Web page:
Posted by: wrcseniorservices | January 25, 2012

Rolling the Dice on Your Health

Maria stops taking her blood pressure medication because of the cost. Jim has skin cancer removed and never goes back for a follow-up. David stops taking his asthma medicine because he’s doing well and doesn’t think he needs it anymore. Alex ignores the low sodium diet her doctor puts her on because it’s too hard to follow. Jillian never goes in for gynecological exams because it’s too embarrassing.  People make decisions like this everyday. Why? Why do we roll the dice on our most precious gift – our health?

According to the Centers for Disease Control and Prevention, one out of every two Americans has a chronic condition, such as heart disease, high blood pressure and diabetes. That’s a lot of people out there living with a chronic health problem! If you are one of those, taking steps to manage your chronic condition can mean a much better quality of life, especially as you age. You’ve got one life to live and one body to live it in. Take care of it as aggressively as you would protect your own children from harm.

So if you’ve been diagnosed with a chronic condition, what do you need to do?

1. Take your medication as prescribed for your condition.

If you have unpleasant side effects, questions or concerns, talk to your doctor and pharmacist. Don’t just quit taking it. There are lots of other options available.

Can’t afford your medication? There is help. First, ask your doc about using generic meds. Ask for samples when you’re in the office. Older adults may qualify for PACE or PACENET. Many pharmaceutical companies offer assistance with paying for medications. And there are other Prescription Assistance Programs available. Here are some websites that can give you additional info to get you started – Partnership for Prescription Assistance and Pennsylvania Patient Assistance Program Clearinghouse . Your doctor and pharmacy should have info on these types of programs as well.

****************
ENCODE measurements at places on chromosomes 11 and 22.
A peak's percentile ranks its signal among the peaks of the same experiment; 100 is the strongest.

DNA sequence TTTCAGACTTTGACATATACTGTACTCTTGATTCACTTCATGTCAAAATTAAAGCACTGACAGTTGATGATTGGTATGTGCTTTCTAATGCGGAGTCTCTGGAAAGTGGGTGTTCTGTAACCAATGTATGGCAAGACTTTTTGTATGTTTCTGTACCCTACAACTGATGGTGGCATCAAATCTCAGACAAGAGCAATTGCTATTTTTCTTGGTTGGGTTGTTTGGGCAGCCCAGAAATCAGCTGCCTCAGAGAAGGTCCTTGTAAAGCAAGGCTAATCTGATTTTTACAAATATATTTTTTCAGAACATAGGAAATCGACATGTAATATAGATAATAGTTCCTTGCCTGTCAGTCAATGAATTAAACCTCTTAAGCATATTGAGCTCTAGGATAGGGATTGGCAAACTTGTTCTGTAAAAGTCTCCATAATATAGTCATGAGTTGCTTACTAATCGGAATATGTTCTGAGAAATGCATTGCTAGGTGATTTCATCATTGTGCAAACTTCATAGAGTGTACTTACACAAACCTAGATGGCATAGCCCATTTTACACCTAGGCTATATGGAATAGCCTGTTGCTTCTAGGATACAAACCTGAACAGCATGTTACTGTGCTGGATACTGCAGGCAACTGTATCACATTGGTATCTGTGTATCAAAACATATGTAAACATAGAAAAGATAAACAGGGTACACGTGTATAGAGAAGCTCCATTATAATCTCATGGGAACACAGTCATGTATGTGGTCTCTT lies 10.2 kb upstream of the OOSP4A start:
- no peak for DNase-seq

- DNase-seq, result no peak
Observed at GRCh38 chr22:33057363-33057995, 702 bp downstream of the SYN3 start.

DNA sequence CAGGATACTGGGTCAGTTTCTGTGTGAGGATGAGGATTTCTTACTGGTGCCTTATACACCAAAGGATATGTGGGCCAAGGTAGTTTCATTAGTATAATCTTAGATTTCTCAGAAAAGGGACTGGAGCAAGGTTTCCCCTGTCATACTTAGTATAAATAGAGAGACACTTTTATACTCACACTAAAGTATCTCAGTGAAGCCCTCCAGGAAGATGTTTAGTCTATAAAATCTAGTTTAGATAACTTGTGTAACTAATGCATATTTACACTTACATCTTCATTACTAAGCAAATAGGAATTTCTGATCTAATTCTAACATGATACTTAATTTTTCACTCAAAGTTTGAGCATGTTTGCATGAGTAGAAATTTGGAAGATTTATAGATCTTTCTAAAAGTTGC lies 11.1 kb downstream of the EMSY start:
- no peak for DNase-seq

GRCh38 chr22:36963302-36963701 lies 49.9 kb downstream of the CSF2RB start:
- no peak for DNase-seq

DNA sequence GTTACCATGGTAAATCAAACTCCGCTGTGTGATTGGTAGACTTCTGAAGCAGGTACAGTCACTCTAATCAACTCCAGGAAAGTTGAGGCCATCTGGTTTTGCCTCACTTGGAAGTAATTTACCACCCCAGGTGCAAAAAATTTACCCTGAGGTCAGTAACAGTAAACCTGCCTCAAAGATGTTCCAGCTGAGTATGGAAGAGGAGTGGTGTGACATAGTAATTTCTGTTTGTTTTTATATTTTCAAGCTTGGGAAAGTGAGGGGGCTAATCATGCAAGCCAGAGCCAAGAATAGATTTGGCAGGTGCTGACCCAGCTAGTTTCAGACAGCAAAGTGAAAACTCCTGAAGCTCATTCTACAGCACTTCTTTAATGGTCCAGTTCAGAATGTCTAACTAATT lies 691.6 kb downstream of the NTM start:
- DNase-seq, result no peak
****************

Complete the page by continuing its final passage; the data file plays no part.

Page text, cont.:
Just have trouble remembering to take your meds? Get a pillbox with an alarm or set a timer. You can find several options on or check with your pharmacy.

2. Make and keep follow-up appointments with your doctor.

Even if you are feeling okay, your doctor may detect a small issue that he can treat before it becomes a big one. If you start experiencing a flare-up in symptoms or a change in symptoms, don’t wait until your next appointment. Call and schedule one today! Remember the best way to manage a chronic disease is with a small correction before symptoms get out of hand.

3. Follow your doctor’s recommendations for your treatment.

If your doctor wants you to have more tests, follow-up tests, keep a symptom journal or follow a special diet, there is a reason. If you’re wondering if they are being excessive, ask, “Do you really think all that is necessary?” If you don’t think you need a test, express your concerns, and give the doctor a chance to tell you why. If you don’t think you can follow a special diet, tell them so and ask for a referral to a nutritionist or someone that can help you succeed. Schedule follow-up tests before you ever leave the office. It is amazing how often people dismiss recommendations that are based on years of medical school, experience and research. Before you dismiss, speak up and ask questions, “Why do I need that?” “How is it going to help me?” “What if I don’t do that?”

These three things are a few ways to keep a handle on your chronic condition. In the next blog, I’ll share with you more tips and how WRC Senior Services can help! Remember your health is your greatest gift. Don’t take it for granted.

Dawn Wise
WRC Senior Services
Email me at

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